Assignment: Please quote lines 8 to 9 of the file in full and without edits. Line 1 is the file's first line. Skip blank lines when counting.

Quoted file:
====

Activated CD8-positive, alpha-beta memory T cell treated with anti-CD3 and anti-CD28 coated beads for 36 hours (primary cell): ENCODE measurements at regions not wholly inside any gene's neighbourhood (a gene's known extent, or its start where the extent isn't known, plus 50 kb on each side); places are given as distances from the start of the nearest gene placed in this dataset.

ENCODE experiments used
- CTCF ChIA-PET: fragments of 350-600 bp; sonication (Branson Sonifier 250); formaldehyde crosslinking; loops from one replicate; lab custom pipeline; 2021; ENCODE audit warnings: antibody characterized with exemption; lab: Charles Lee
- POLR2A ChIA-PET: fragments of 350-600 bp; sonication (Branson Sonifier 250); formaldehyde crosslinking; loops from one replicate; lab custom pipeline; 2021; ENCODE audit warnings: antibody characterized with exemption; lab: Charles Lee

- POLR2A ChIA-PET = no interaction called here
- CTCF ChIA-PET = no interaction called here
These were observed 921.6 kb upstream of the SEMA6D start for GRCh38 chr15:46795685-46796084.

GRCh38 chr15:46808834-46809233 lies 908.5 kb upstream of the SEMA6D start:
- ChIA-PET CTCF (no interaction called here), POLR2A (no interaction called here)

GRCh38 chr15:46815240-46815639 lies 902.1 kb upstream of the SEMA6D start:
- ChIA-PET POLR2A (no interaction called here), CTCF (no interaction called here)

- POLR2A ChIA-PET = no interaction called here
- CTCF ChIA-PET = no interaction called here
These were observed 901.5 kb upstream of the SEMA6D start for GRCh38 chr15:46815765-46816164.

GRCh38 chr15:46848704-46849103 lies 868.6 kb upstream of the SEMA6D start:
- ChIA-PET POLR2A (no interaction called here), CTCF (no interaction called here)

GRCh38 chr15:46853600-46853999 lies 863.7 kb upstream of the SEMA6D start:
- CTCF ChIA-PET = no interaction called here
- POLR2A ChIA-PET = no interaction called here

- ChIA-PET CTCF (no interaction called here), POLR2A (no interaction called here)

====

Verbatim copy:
GRCh38 chr15:46808834-46809233 lies 908.5 kb upstream of the SEMA6D start:
- ChIA-PET CTCF (no interaction called here), POLR2A (no interaction called here)